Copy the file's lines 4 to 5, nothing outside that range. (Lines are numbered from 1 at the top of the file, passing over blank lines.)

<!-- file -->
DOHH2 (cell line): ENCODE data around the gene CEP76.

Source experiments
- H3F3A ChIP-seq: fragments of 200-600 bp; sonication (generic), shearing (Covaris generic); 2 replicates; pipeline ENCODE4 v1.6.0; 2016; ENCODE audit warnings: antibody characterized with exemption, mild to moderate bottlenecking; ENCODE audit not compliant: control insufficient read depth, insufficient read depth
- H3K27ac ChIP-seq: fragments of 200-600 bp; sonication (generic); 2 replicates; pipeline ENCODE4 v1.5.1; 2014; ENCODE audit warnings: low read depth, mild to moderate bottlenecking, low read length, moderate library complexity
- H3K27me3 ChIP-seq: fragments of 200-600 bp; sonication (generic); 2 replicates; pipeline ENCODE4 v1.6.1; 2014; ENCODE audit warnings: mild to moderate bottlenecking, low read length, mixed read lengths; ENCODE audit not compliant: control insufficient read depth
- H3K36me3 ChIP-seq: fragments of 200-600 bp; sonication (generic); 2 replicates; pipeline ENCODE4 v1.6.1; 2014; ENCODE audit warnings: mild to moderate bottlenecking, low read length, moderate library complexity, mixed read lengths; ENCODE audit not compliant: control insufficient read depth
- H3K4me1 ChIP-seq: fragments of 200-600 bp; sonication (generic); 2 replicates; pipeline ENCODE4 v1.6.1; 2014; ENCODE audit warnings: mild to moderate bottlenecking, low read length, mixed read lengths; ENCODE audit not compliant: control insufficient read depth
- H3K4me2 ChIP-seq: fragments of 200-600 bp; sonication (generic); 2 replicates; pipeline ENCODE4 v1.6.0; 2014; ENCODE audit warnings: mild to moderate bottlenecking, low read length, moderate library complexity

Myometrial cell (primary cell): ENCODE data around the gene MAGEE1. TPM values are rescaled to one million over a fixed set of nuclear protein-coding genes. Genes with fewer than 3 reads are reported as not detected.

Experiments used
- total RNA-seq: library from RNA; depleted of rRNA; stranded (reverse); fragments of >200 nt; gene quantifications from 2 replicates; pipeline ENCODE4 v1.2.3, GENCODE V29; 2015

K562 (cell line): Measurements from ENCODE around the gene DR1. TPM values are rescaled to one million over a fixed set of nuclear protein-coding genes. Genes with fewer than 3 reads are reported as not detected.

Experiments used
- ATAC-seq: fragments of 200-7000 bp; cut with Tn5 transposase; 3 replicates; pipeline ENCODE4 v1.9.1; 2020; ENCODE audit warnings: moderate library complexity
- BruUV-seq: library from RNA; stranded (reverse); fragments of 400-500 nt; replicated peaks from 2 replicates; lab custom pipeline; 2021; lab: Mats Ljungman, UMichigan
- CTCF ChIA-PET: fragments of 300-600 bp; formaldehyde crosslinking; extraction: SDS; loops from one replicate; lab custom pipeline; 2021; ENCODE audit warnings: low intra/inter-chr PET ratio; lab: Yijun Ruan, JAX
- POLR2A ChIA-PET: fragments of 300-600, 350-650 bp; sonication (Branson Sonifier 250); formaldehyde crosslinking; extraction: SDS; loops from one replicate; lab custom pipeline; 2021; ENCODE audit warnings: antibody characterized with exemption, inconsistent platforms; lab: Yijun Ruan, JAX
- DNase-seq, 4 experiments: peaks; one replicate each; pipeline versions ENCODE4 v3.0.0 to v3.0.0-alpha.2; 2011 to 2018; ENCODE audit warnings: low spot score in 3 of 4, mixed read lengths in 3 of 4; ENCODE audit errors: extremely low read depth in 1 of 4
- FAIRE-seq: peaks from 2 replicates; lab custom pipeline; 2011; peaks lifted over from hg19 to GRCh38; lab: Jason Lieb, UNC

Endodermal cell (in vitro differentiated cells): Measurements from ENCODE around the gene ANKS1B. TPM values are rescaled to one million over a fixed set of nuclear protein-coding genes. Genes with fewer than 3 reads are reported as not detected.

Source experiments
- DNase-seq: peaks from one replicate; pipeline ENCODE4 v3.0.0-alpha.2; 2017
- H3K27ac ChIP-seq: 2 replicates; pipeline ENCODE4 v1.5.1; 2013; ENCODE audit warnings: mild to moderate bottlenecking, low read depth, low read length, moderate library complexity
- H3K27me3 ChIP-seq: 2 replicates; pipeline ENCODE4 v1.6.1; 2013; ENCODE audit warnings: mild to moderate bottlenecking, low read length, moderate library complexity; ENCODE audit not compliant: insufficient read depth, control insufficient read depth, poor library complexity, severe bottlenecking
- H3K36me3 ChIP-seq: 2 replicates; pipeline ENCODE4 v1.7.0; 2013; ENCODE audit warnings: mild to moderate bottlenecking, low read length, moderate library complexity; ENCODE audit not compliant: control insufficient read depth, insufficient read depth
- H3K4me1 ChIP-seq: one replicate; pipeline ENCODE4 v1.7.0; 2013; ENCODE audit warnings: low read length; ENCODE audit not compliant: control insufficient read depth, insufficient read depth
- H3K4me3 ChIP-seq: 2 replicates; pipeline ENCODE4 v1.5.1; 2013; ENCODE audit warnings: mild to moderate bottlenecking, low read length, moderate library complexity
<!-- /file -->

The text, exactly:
- H3K27ac ChIP-seq: fragments of 200-600 bp; sonication (generic); 2 replicates; pipeline ENCODE4 v1.5.1; 2014; ENCODE audit warnings: low read depth, mild to moderate bottlenecking, low read length, moderate library complexity
- H3K27me3 ChIP-seq: fragments of 200-600 bp; sonication (generic); 2 replicates; pipeline ENCODE4 v1.6.1; 2014; ENCODE audit warnings: mild to moderate bottlenecking, low read length, mixed read lengths; ENCODE audit not compliant: control insufficient read depth